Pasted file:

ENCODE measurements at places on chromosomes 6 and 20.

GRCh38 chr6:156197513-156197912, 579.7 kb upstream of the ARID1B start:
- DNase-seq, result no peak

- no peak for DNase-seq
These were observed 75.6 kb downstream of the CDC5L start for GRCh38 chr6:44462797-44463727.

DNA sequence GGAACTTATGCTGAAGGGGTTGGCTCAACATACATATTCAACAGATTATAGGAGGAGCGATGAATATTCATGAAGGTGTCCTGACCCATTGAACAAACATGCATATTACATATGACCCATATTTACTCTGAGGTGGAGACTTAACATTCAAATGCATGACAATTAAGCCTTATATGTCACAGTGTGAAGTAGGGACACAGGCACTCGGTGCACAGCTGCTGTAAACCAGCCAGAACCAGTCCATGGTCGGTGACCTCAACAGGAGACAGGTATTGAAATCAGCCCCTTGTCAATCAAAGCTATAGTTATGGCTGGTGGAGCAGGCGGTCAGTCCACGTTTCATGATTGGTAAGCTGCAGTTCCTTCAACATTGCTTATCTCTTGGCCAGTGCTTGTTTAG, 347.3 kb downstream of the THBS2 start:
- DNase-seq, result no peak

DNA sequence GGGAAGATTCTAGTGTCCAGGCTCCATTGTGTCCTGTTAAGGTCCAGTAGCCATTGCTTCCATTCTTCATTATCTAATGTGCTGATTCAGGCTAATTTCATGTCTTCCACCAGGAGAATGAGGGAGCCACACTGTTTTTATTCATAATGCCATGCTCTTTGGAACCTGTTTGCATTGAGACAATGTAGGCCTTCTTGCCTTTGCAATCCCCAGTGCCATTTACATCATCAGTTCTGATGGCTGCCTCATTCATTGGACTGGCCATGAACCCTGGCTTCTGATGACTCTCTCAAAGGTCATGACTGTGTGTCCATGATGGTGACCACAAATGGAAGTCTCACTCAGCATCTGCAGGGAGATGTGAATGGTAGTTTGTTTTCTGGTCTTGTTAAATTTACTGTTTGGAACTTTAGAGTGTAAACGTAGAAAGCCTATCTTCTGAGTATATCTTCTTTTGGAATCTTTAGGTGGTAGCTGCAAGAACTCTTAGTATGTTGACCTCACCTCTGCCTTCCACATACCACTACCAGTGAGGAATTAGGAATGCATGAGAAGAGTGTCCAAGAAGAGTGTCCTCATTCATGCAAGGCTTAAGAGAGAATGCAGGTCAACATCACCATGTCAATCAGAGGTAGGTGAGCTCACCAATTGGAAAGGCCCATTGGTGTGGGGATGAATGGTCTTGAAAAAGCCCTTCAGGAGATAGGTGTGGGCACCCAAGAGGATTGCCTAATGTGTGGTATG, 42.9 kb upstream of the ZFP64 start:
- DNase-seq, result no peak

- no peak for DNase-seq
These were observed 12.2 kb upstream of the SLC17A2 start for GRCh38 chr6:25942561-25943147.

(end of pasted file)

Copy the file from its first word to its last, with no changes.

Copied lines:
ENCODE measurements at places on chromosomes 6 and 20.

GRCh38 chr6:156197513-156197912, 579.7 kb upstream of the ARID1B start:
- DNase-seq, result no peak

- no peak for DNase-seq
These were observed 75.6 kb downstream of the CDC5L start for GRCh38 chr6:44462797-44463727.

DNA sequence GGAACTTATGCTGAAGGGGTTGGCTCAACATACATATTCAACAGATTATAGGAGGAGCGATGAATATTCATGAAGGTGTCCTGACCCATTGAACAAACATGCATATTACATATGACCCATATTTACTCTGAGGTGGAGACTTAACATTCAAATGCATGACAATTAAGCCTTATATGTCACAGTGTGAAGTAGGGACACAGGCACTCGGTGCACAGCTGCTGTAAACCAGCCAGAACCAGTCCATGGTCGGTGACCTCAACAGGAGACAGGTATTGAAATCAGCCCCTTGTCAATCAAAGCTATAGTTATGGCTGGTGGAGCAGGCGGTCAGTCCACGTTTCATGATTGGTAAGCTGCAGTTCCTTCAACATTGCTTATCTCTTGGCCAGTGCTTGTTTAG, 347.3 kb downstream of the THBS2 start:
- DNase-seq, result no peak

DNA sequence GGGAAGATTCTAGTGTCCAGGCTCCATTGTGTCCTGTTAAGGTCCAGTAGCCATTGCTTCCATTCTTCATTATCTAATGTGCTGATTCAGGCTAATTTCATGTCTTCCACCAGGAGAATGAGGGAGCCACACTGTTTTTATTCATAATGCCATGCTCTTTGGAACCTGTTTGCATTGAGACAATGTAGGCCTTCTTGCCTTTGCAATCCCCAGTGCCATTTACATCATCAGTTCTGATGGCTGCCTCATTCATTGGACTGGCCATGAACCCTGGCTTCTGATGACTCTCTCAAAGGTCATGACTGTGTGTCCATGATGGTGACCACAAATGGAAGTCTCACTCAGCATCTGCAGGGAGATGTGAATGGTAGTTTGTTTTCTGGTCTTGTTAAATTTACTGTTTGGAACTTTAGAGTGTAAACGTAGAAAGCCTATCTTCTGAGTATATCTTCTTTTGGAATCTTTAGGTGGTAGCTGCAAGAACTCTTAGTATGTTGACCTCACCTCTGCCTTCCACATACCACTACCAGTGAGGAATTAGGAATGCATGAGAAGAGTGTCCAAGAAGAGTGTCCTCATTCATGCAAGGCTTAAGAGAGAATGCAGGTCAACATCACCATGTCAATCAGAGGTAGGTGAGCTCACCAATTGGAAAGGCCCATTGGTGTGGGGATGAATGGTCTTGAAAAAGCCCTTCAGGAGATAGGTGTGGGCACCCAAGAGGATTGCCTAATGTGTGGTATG, 42.9 kb upstream of the ZFP64 start:
- DNase-seq, result no peak

- no peak for DNase-seq
These were observed 12.2 kb upstream of the SLC17A2 start for GRCh38 chr6:25942561-25943147.